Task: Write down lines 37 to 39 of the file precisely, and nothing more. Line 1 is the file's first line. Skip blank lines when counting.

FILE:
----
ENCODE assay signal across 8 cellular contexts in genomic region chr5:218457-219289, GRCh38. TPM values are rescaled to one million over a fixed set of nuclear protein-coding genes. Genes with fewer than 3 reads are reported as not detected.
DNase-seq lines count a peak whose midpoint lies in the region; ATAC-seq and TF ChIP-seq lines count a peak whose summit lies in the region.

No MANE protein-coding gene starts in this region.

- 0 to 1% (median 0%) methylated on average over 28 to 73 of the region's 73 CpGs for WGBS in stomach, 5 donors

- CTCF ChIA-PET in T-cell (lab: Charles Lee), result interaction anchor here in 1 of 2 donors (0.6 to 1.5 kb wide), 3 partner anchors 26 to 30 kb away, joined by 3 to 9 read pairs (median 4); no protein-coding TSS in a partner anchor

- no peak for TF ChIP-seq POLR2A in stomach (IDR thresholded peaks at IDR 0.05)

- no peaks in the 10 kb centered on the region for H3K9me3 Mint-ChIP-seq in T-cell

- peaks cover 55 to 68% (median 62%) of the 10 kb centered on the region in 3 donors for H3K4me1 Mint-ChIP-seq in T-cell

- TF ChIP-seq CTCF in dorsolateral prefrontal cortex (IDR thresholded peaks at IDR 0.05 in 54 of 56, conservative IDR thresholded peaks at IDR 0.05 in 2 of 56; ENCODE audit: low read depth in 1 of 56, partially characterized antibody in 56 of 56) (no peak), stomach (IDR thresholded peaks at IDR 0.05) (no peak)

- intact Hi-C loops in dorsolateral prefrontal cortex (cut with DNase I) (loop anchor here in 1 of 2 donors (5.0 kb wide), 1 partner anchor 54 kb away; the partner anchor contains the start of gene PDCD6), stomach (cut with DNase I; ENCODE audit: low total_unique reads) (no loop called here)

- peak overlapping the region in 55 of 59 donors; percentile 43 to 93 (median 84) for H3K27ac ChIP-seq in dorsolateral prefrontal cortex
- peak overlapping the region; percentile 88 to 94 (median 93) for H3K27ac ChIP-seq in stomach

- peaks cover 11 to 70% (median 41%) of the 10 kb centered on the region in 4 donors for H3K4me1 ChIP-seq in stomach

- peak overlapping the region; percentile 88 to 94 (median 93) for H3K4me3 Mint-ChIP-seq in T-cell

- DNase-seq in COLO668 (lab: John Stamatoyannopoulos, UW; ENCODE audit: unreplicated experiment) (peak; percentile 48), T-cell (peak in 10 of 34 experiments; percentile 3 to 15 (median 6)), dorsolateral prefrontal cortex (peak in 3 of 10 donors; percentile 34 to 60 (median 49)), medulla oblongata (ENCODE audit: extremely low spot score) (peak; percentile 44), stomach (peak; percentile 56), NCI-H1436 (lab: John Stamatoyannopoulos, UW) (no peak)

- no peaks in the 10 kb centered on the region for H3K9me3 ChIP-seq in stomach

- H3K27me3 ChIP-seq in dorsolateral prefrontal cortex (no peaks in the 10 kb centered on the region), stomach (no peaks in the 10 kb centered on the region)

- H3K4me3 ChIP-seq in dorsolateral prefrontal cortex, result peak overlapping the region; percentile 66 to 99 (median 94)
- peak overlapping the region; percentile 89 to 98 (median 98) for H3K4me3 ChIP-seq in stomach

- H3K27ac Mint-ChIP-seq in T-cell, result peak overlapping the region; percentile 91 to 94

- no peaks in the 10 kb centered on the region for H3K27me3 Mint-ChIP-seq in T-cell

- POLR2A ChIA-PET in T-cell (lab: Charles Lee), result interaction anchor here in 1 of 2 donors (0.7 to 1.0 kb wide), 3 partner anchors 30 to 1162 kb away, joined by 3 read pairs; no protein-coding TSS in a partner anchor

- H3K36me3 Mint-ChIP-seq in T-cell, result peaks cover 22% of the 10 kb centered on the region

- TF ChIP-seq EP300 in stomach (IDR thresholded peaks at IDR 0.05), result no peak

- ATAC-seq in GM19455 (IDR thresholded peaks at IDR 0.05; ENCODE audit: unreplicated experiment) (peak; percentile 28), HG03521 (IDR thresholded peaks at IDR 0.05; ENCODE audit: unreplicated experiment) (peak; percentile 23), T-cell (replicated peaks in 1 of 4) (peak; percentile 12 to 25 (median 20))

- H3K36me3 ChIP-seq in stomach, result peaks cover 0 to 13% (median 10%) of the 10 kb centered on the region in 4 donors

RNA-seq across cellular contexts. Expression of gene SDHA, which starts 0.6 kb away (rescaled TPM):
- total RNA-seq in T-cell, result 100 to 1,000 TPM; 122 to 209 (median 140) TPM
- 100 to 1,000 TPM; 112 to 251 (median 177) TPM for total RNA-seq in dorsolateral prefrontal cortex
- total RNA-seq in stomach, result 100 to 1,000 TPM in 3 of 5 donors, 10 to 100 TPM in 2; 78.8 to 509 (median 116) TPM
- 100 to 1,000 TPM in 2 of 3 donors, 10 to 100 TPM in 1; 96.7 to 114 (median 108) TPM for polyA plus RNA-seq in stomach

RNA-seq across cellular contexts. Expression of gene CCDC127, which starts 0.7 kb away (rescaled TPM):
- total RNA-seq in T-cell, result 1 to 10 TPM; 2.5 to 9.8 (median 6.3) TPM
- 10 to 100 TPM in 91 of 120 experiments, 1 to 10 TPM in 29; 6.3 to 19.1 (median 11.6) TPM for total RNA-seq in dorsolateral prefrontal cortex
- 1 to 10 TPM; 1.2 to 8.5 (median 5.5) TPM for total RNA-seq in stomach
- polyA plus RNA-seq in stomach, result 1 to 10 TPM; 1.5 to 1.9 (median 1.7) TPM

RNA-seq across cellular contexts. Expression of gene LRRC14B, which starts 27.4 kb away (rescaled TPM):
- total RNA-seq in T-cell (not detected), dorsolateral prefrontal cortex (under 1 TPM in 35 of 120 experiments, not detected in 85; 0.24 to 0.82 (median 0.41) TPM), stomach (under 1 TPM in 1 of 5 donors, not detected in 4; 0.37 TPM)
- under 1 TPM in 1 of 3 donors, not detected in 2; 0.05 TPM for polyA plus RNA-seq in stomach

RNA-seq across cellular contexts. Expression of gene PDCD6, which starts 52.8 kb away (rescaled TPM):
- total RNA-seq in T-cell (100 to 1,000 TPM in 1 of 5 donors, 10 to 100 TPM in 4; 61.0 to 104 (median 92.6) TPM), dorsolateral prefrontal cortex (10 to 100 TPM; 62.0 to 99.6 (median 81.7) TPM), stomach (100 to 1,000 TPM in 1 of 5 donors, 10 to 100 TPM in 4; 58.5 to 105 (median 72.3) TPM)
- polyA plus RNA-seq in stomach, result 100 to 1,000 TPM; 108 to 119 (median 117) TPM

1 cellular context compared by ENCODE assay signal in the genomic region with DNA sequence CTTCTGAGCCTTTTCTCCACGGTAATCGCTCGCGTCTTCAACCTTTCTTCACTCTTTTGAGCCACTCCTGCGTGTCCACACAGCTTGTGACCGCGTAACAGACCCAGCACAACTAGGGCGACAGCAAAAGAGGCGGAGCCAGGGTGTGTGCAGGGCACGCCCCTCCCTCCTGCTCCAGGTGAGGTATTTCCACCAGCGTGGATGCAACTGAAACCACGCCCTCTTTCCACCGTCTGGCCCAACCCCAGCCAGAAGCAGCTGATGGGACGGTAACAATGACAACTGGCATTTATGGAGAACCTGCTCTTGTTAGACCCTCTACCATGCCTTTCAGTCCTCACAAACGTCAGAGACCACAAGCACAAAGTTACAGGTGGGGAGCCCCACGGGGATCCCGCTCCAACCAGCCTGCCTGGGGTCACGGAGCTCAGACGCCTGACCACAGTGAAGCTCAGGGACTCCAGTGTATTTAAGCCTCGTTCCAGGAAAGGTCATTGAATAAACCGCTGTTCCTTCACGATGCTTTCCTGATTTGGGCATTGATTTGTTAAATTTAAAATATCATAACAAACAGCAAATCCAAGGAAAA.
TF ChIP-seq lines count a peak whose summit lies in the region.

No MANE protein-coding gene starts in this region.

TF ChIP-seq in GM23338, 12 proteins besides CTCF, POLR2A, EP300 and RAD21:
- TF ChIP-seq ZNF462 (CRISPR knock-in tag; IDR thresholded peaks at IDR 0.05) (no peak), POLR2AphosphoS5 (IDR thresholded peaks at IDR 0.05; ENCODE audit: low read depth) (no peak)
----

RNA-seq across cellular contexts. Expression of gene LRRC14B, which starts 27.4 kb away (rescaled TPM):
- total RNA-seq in T-cell (not detected), dorsolateral prefrontal cortex (under 1 TPM in 35 of 120 experiments, not detected in 85; 0.24 to 0.82 (median 0.41) TPM), stomach (under 1 TPM in 1 of 5 donors, not detected in 4; 0.37 TPM)
- under 1 TPM in 1 of 3 donors, not detected in 2; 0.05 TPM for polyA plus RNA-seq in stomach